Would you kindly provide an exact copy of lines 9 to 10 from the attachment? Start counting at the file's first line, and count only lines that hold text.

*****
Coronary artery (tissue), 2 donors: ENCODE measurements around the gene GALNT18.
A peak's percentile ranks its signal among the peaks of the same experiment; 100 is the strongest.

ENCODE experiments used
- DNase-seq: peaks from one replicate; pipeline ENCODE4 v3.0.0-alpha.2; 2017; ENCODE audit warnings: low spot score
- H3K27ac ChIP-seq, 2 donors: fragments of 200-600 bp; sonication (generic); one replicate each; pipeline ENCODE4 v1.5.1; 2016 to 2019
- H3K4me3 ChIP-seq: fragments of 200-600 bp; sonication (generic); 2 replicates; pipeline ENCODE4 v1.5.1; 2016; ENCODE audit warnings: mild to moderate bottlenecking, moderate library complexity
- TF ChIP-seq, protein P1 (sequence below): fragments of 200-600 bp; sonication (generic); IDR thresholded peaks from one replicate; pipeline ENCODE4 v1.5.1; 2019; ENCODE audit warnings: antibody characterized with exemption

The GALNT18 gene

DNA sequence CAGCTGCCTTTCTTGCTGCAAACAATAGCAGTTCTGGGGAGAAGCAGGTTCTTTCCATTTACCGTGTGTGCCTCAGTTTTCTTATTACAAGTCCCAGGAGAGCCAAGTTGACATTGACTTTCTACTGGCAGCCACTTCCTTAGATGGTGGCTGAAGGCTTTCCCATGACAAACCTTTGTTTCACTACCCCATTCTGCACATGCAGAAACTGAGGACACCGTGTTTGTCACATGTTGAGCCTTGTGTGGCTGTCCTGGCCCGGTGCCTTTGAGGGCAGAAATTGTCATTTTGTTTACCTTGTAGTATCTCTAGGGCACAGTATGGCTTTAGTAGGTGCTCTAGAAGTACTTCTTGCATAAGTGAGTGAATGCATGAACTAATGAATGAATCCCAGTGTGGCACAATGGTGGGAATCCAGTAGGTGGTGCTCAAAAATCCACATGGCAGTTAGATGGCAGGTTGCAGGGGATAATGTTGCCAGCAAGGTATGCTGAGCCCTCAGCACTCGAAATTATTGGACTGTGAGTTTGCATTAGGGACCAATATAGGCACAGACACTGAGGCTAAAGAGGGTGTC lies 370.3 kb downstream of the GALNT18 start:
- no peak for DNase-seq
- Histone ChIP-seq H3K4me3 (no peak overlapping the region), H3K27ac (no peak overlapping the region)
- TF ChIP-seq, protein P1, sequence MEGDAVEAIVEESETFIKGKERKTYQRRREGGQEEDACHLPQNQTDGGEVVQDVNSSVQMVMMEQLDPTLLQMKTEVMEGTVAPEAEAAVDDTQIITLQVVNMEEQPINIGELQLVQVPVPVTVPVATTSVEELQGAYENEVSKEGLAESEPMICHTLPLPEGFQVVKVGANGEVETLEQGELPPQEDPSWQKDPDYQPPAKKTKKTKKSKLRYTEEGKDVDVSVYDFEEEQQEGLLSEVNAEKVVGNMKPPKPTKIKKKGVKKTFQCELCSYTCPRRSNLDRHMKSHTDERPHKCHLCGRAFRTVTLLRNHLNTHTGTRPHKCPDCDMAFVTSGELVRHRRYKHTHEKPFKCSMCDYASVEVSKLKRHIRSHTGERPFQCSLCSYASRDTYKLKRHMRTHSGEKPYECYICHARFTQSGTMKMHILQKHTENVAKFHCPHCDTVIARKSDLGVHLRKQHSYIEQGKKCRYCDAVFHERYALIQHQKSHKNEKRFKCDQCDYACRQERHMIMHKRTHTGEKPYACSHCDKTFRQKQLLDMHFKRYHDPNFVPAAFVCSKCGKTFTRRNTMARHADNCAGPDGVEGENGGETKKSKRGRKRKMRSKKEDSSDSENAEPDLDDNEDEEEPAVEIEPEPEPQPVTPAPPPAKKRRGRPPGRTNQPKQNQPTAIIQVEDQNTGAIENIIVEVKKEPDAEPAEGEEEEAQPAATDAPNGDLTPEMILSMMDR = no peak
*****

DNA sequence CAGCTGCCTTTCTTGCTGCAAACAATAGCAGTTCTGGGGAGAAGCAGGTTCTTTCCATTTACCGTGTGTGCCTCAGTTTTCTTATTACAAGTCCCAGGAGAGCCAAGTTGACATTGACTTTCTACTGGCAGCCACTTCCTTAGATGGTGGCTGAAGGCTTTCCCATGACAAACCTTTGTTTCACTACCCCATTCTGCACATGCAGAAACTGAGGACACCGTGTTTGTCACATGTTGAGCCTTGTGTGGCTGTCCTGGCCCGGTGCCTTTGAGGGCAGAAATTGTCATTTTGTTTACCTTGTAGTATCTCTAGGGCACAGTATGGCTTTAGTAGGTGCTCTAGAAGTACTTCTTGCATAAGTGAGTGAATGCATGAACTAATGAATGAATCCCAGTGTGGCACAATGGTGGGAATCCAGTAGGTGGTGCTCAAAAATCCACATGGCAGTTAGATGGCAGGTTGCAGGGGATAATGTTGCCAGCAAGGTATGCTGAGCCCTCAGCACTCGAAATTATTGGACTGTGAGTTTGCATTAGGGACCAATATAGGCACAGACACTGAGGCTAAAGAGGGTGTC lies 370.3 kb downstream of the GALNT18 start:
- no peak for DNase-seq